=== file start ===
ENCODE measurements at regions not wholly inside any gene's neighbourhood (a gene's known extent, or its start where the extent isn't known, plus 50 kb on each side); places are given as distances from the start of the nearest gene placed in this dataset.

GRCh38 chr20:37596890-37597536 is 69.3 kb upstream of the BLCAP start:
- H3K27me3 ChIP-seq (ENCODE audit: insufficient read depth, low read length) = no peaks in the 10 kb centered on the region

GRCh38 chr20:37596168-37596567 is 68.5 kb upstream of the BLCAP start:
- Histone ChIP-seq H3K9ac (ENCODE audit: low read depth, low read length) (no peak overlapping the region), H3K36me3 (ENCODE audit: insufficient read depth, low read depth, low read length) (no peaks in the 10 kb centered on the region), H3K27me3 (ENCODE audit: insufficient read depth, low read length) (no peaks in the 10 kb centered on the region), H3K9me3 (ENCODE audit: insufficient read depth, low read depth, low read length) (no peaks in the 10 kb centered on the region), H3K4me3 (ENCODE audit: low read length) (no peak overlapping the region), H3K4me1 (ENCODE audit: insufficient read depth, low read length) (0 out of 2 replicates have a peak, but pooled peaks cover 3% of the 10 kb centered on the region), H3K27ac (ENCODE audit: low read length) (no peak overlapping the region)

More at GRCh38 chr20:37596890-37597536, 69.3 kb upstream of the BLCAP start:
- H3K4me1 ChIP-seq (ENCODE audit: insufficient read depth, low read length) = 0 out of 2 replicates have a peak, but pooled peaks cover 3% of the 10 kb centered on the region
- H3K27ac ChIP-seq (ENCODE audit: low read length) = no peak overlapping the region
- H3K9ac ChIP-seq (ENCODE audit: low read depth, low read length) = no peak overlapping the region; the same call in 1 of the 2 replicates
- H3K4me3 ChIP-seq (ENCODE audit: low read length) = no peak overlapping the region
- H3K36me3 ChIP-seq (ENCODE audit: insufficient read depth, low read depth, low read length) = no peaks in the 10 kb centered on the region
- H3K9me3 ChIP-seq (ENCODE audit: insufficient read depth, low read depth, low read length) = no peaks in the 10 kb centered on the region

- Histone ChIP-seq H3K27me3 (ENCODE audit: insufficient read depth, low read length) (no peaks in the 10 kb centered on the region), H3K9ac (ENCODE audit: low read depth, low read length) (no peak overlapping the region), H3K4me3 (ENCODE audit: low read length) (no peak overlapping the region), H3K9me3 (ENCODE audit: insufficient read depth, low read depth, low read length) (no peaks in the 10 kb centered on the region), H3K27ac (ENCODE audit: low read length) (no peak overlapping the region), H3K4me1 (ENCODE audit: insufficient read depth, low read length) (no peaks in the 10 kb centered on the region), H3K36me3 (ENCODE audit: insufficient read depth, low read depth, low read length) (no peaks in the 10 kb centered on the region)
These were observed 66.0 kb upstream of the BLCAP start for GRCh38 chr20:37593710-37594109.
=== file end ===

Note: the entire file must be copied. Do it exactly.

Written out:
ENCODE measurements at regions not wholly inside any gene's neighbourhood (a gene's known extent, or its start where the extent isn't known, plus 50 kb on each side); places are given as distances from the start of the nearest gene placed in this dataset.

GRCh38 chr20:37596890-37597536 is 69.3 kb upstream of the BLCAP start:
- H3K27me3 ChIP-seq (ENCODE audit: insufficient read depth, low read length) = no peaks in the 10 kb centered on the region

GRCh38 chr20:37596168-37596567 is 68.5 kb upstream of the BLCAP start:
- Histone ChIP-seq H3K9ac (ENCODE audit: low read depth, low read length) (no peak overlapping the region), H3K36me3 (ENCODE audit: insufficient read depth, low read depth, low read length) (no peaks in the 10 kb centered on the region), H3K27me3 (ENCODE audit: insufficient read depth, low read length) (no peaks in the 10 kb centered on the region), H3K9me3 (ENCODE audit: insufficient read depth, low read depth, low read length) (no peaks in the 10 kb centered on the region), H3K4me3 (ENCODE audit: low read length) (no peak overlapping the region), H3K4me1 (ENCODE audit: insufficient read depth, low read length) (0 out of 2 replicates have a peak, but pooled peaks cover 3% of the 10 kb centered on the region), H3K27ac (ENCODE audit: low read length) (no peak overlapping the region)

More at GRCh38 chr20:37596890-37597536, 69.3 kb upstream of the BLCAP start:
- H3K4me1 ChIP-seq (ENCODE audit: insufficient read depth, low read length) = 0 out of 2 replicates have a peak, but pooled peaks cover 3% of the 10 kb centered on the region
- H3K27ac ChIP-seq (ENCODE audit: low read length) = no peak overlapping the region
- H3K9ac ChIP-seq (ENCODE audit: low read depth, low read length) = no peak overlapping the region; the same call in 1 of the 2 replicates
- H3K4me3 ChIP-seq (ENCODE audit: low read length) = no peak overlapping the region
- H3K36me3 ChIP-seq (ENCODE audit: insufficient read depth, low read depth, low read length) = no peaks in the 10 kb centered on the region
- H3K9me3 ChIP-seq (ENCODE audit: insufficient read depth, low read depth, low read length) = no peaks in the 10 kb centered on the region

- Histone ChIP-seq H3K27me3 (ENCODE audit: insufficient read depth, low read length) (no peaks in the 10 kb centered on the region), H3K9ac (ENCODE audit: low read depth, low read length) (no peak overlapping the region), H3K4me3 (ENCODE audit: low read length) (no peak overlapping the region), H3K9me3 (ENCODE audit: insufficient read depth, low read depth, low read length) (no peaks in the 10 kb centered on the region), H3K27ac (ENCODE audit: low read length) (no peak overlapping the region), H3K4me1 (ENCODE audit: insufficient read depth, low read length) (no peaks in the 10 kb centered on the region), H3K36me3 (ENCODE audit: insufficient read depth, low read depth, low read length) (no peaks in the 10 kb centered on the region)
These were observed 66.0 kb upstream of the BLCAP start for GRCh38 chr20:37593710-37594109.